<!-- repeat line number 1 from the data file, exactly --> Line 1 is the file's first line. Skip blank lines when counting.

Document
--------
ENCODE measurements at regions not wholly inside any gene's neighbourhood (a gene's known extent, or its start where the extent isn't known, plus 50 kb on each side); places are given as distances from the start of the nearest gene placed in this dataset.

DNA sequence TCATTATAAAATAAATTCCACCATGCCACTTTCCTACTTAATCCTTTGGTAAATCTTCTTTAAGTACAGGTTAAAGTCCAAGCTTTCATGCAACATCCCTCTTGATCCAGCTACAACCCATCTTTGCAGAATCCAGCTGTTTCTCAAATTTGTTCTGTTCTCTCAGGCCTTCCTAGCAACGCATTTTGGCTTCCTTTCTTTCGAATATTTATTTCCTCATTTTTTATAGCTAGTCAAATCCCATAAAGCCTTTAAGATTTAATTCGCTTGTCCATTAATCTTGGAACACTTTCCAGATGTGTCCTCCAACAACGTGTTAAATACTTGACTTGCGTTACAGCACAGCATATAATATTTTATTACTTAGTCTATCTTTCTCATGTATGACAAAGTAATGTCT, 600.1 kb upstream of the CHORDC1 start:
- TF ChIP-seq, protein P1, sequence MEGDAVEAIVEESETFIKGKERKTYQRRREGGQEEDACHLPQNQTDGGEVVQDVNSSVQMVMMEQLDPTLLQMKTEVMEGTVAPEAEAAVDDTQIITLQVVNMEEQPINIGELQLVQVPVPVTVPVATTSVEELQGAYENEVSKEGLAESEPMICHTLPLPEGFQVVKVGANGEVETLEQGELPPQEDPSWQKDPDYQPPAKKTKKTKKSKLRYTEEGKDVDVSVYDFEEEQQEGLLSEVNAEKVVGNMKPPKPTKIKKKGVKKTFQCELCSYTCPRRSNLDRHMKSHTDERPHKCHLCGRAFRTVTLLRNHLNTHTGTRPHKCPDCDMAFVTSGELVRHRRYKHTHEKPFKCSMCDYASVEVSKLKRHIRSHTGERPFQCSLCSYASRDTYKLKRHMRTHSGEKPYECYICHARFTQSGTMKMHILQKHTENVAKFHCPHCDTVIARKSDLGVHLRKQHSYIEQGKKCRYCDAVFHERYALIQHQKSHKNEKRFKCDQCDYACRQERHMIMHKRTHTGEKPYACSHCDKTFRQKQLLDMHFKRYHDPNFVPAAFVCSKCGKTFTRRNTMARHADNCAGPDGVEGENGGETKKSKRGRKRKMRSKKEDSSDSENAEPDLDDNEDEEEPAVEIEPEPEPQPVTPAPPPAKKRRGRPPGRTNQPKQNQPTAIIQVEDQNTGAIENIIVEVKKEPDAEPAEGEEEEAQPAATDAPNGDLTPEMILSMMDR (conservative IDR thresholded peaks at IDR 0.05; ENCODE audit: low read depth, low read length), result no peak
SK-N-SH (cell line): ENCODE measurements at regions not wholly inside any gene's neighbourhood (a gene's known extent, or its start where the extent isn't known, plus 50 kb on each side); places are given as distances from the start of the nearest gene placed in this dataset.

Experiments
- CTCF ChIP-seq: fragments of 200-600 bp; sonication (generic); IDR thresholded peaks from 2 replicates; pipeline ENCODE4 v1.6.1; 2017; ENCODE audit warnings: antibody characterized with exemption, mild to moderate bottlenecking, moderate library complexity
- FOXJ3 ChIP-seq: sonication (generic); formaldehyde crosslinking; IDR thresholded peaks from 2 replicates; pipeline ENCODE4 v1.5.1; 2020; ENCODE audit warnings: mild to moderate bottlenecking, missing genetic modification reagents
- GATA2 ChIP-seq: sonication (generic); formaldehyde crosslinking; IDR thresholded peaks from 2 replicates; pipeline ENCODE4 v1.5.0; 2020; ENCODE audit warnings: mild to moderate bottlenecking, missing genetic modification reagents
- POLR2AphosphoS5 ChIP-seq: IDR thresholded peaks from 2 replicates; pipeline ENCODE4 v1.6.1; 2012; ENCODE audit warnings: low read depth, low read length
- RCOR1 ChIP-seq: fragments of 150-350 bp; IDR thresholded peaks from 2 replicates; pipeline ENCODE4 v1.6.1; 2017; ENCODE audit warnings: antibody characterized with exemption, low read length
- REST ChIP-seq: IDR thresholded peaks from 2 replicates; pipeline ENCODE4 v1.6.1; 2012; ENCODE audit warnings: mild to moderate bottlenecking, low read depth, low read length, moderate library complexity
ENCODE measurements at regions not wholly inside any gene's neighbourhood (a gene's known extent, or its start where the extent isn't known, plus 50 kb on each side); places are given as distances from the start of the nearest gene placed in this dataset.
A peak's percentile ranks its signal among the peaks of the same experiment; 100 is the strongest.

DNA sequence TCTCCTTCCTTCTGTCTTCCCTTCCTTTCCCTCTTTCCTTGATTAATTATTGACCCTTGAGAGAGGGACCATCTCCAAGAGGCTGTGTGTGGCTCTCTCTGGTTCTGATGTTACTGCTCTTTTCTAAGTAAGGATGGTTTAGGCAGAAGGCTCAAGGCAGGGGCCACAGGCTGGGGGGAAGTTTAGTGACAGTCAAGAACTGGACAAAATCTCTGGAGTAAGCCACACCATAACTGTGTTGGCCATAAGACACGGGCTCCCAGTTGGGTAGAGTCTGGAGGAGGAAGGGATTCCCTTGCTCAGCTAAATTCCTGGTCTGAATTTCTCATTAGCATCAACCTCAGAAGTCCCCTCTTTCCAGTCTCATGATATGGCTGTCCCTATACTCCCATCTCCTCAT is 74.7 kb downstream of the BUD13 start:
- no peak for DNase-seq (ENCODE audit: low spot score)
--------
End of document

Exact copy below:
ENCODE measurements at regions not wholly inside any gene's neighbourhood (a gene's known extent, or its start where the extent isn't known, plus 50 kb on each side); places are given as distances from the start of the nearest gene placed in this dataset.